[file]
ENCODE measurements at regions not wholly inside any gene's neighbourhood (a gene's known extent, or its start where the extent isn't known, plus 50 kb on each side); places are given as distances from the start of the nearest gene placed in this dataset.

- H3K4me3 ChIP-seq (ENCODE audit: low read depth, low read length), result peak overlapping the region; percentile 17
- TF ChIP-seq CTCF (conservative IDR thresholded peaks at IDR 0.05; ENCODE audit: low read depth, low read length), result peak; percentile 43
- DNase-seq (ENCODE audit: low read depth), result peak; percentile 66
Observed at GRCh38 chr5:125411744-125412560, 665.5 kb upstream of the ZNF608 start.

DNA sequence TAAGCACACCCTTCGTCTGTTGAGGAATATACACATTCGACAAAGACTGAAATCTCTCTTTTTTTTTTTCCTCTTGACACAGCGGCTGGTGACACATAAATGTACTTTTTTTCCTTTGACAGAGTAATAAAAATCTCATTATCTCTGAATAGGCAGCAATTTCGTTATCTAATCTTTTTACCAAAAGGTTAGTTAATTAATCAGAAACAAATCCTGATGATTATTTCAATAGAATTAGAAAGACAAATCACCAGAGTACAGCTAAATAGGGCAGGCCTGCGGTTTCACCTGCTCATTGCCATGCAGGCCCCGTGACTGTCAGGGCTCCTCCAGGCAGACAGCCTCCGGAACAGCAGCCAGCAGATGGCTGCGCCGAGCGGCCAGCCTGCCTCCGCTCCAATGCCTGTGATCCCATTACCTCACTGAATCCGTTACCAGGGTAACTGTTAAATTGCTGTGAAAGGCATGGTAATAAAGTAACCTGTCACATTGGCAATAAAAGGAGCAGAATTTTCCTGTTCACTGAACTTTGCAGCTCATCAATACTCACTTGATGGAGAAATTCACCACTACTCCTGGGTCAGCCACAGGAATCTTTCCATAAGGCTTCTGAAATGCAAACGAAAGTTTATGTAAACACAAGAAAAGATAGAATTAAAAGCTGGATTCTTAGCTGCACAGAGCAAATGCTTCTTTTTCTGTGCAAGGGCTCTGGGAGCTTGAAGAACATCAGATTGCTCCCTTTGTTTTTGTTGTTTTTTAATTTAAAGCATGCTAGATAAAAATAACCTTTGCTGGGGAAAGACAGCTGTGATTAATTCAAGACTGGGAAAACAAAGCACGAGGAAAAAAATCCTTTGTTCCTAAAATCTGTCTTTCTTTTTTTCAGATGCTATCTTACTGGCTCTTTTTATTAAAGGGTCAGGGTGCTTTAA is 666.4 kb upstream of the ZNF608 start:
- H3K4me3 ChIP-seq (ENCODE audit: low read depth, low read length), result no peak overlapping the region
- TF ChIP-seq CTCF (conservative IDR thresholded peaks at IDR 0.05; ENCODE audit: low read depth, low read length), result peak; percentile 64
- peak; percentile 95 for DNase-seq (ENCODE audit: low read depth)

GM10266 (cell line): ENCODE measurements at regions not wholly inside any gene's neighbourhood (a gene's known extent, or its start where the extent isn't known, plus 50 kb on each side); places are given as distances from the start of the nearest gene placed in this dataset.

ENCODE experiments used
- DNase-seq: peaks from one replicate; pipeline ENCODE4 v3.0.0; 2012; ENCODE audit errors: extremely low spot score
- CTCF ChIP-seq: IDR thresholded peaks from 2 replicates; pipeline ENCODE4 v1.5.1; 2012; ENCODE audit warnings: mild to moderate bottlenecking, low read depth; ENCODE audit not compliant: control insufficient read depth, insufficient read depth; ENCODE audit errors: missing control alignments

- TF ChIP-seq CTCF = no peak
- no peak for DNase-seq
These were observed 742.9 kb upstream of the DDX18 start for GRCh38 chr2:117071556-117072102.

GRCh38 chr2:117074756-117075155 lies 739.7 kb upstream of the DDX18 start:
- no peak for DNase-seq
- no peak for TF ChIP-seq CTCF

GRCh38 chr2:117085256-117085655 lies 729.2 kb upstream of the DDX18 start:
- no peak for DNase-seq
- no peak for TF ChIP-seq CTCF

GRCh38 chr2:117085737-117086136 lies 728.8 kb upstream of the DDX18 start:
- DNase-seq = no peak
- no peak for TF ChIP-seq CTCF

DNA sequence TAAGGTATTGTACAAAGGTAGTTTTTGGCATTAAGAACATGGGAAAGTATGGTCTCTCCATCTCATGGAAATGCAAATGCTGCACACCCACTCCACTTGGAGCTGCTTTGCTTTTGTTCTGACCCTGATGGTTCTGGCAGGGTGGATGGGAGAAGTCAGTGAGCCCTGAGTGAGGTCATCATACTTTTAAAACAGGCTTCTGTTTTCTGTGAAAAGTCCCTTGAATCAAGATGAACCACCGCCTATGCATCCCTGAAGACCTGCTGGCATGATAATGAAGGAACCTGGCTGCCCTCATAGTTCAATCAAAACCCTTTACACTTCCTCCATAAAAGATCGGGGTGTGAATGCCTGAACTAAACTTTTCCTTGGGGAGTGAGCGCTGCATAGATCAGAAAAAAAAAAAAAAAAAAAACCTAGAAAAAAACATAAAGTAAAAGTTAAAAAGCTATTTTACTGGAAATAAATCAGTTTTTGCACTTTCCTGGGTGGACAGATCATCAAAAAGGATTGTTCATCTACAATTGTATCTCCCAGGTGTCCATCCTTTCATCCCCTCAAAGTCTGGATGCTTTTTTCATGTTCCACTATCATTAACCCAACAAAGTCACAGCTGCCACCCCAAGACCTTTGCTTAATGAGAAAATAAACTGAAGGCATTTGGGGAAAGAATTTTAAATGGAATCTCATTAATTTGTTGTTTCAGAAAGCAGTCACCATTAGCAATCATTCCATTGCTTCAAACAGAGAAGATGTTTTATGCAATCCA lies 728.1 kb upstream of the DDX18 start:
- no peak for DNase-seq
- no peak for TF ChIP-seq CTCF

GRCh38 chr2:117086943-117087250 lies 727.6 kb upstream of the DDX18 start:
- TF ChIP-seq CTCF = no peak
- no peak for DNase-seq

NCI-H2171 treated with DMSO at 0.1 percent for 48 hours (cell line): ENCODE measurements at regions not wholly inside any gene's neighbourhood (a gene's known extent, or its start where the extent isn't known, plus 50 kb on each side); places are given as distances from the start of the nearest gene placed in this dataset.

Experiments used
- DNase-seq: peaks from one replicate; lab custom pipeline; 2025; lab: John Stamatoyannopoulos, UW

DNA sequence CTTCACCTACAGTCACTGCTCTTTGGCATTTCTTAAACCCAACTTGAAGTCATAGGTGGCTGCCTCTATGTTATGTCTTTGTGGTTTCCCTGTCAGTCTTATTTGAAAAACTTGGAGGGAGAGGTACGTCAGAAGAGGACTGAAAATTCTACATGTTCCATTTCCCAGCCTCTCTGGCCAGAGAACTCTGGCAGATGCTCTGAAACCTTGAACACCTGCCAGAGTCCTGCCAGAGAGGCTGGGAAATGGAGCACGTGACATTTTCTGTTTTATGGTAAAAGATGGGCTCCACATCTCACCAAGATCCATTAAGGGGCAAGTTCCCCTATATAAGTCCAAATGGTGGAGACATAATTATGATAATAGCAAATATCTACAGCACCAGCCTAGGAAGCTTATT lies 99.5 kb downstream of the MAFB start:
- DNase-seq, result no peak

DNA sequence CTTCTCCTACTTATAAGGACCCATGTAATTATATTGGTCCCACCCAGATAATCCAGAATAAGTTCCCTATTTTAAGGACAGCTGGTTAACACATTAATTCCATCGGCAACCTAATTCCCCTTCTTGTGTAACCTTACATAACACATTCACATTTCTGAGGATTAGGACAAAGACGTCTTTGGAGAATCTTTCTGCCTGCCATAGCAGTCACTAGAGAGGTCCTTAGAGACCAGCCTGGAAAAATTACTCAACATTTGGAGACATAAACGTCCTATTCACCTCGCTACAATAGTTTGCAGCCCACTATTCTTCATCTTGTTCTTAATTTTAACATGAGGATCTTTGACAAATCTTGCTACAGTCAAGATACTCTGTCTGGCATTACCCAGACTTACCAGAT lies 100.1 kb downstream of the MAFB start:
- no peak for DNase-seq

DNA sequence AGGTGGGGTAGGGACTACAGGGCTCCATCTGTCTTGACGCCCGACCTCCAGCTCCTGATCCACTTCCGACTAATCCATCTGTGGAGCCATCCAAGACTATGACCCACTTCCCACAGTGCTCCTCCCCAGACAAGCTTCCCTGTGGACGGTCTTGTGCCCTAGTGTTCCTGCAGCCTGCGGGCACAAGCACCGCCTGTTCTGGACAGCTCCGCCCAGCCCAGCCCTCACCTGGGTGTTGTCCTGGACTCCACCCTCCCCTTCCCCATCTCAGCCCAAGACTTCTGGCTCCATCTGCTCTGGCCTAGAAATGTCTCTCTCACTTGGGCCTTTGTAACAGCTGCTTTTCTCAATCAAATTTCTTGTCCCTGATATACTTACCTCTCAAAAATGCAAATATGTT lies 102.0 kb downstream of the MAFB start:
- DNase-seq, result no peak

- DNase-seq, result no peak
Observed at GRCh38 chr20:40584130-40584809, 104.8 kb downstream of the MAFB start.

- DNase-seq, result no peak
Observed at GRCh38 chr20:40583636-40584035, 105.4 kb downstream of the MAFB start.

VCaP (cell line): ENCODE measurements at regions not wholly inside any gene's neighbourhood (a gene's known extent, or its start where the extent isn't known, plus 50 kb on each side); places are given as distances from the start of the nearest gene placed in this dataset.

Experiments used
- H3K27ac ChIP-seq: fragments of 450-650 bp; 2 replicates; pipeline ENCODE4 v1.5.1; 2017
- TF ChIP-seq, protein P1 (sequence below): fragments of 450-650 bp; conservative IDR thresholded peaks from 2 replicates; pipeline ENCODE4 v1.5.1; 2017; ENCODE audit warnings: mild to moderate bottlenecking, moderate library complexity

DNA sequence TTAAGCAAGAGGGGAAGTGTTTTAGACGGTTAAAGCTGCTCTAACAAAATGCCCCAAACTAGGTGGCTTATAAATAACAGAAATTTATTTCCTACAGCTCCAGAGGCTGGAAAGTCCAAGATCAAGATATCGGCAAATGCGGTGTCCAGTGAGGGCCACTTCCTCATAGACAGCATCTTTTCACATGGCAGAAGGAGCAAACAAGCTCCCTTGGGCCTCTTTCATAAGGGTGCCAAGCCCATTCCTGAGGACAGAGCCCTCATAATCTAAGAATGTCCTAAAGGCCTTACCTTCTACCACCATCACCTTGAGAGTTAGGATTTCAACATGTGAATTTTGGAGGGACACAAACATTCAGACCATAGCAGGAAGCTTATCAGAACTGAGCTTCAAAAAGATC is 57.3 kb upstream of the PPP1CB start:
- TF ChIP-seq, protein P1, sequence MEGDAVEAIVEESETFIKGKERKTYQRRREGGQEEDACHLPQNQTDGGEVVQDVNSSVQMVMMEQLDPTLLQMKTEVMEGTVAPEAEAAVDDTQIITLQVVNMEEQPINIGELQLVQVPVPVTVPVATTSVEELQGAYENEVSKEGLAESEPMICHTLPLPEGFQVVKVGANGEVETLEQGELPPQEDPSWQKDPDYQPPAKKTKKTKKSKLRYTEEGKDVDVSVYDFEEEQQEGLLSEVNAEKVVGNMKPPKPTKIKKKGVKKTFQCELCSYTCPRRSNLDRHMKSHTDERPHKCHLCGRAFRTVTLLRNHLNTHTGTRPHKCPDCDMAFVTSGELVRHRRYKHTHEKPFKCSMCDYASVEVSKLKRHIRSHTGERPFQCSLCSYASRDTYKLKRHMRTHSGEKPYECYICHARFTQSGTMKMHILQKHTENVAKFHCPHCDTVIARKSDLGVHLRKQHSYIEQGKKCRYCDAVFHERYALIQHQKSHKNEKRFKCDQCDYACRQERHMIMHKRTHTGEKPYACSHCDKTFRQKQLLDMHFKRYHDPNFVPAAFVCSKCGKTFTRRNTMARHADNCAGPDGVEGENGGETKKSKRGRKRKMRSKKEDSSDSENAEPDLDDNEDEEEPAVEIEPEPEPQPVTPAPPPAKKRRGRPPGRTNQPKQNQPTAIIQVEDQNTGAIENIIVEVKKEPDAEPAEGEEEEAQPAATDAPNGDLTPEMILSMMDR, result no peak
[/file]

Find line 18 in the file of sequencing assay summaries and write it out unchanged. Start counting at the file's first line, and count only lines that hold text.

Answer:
- no peak for DNase-seq